Power of Rewards
Hello Good Negotiators
I don't hear the phrase "carrot and the stick" as much as I used too. I can't say that I know what is now being said in its place, but the principle still holds. Dangling an incentive (the carrot) in front of another party (the mule) will typically prompt them to move, and do so in the direction we want.
Power of Rewards
Good negotiators have long known that an incentive, a reward or a 'deal sweetener' can often put a deal together.
Any parent has use the Power of Rewards. "Eat your vegetables and you can have a cookie." I won't comment upon the effectiveness of this strategy since our kids are much more skilled at negotiating than most of us.
But don't discount the power of offering a reward when negotiating a good deal in other arenas. It not only is that 'deal sweetener'
we mentioned before, it more importantly communicates that we recognize the perspective (needs, aspirations, concerns, pressure
points) of our opponent. Setting aside our self-interest priorities for a moment to consider how our counterpart might feel is often a game changer.
When it comes to employing the power of rewards,creativity and 'out of the box' thinking is typically required. Looking at a negotiation from your opponent's perspective can spawn proposals that might induce them to agree to a win-win deal.
1. I'll consider buying a larger quantity (reward...more volume) if you can give me a 10% discount.
2. If you can do if for that price, I'll recommend you to my friends and even write a testimonial letter for your promotional use. (reward...more business)
3. I'd consider purchasing some of your other products (reward...more sales) if you can help me on this order.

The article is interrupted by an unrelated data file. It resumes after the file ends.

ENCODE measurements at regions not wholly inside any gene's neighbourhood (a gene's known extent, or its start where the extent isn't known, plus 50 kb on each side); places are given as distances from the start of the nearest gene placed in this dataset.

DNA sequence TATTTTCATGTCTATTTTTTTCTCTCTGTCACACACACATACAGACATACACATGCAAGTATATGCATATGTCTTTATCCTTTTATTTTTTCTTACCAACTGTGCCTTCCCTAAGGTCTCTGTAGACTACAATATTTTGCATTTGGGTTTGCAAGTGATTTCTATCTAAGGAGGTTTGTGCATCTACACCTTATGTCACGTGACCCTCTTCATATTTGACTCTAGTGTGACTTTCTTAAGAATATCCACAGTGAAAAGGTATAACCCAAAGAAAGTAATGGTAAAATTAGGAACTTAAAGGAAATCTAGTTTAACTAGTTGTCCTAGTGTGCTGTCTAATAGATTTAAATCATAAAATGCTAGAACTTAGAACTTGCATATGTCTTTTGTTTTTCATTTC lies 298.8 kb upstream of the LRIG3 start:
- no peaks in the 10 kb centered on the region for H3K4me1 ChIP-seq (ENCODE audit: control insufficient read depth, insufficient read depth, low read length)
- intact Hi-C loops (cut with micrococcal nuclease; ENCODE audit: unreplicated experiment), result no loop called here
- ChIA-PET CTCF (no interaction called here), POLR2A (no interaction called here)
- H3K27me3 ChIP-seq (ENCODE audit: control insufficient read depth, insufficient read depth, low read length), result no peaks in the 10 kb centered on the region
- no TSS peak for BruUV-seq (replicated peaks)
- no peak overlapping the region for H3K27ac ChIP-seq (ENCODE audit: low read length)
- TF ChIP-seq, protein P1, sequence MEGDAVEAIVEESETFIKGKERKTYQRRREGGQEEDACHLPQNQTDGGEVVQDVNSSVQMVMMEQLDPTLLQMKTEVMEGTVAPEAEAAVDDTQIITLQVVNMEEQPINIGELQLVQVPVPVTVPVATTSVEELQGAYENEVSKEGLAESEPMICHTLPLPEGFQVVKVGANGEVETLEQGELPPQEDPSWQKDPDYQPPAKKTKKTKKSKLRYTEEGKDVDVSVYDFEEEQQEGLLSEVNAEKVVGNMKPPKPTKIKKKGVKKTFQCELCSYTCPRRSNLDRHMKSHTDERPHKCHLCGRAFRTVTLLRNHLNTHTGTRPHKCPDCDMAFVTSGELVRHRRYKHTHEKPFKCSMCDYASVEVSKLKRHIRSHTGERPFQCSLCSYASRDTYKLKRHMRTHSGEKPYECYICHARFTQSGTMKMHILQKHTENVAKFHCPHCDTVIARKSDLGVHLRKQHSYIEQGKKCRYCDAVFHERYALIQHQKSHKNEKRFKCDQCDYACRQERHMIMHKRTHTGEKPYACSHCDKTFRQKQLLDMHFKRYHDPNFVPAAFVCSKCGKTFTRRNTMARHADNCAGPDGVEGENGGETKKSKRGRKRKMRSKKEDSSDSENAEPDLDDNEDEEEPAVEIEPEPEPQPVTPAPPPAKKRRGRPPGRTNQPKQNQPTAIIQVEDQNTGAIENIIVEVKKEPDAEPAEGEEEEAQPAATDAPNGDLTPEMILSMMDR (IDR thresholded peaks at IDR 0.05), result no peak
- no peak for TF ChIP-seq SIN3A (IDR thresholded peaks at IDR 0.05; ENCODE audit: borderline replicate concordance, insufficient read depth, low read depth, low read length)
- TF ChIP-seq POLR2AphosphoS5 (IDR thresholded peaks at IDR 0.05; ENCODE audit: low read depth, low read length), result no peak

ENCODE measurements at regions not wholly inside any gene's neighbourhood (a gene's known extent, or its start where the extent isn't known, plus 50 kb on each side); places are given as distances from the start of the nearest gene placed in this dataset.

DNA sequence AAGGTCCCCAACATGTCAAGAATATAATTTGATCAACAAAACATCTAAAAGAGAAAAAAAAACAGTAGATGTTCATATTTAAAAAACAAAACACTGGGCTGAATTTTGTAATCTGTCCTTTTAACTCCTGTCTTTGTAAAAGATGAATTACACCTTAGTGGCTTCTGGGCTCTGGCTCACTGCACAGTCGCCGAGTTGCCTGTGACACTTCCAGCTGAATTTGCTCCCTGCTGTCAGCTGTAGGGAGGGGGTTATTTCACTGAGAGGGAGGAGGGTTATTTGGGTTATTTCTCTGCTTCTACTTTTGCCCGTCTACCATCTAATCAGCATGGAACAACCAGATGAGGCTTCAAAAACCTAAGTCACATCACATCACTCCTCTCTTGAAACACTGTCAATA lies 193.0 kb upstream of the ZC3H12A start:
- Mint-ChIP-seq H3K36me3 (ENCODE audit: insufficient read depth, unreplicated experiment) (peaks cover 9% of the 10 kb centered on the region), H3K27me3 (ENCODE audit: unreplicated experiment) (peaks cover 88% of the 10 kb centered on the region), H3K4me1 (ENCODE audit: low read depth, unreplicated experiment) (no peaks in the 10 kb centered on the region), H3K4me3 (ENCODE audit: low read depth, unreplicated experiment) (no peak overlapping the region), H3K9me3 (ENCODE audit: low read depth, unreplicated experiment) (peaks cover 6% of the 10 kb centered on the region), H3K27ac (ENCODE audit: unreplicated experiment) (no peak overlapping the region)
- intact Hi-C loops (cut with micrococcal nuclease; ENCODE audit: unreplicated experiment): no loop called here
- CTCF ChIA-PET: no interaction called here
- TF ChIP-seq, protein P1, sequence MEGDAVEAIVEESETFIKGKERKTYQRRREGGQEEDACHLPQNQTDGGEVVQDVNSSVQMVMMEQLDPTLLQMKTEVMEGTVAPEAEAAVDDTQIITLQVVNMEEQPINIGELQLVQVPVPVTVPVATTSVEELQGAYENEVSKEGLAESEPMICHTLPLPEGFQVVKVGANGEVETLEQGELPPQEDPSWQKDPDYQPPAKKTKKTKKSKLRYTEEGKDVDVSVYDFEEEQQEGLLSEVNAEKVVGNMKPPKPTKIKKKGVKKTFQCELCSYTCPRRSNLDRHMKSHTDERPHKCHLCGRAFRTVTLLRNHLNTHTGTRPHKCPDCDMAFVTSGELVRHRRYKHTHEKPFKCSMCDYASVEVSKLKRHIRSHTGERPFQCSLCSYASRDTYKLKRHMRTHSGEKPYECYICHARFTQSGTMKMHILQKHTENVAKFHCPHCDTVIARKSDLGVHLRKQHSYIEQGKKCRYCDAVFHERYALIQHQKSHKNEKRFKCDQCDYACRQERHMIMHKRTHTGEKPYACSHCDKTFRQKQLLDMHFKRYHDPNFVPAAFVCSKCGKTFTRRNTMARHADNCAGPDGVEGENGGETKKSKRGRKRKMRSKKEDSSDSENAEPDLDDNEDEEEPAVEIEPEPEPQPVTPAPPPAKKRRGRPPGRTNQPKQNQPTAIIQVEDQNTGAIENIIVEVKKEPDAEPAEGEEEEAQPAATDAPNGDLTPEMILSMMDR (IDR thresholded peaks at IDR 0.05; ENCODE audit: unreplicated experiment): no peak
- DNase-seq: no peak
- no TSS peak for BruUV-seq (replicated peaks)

4. Could you agree to this price if I pay cash? (reward....no credit card fees)
5. I can reduce my price on this order (reward) if you'll pick this up at our warehouse by Friday.
Or ask your opponent what reward they would value.
6. What can I do (they suggest a reward) to get a better price on this?
You are likely more creative than me when it comes to identifying rewards. Coming up with incentives becomes easier when you concentrate your efforts and thinking in that direction.
What are the possibilities in your negotiating circumstances?
What inexpensive thing could you give up (reward) that would convert your opponent's hesitancy into action?
Good negotiators recognize the trade off possibilities when offering incentives or rewards. Recognizing the perspectives of others always proves beneficial as we KEEP Negotiating.
Negotiating Tip 114: Retreat Negotiations
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Negotiating Tip 113: Activating Our Opponent
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Negotiating Tip 112: Misconceptions
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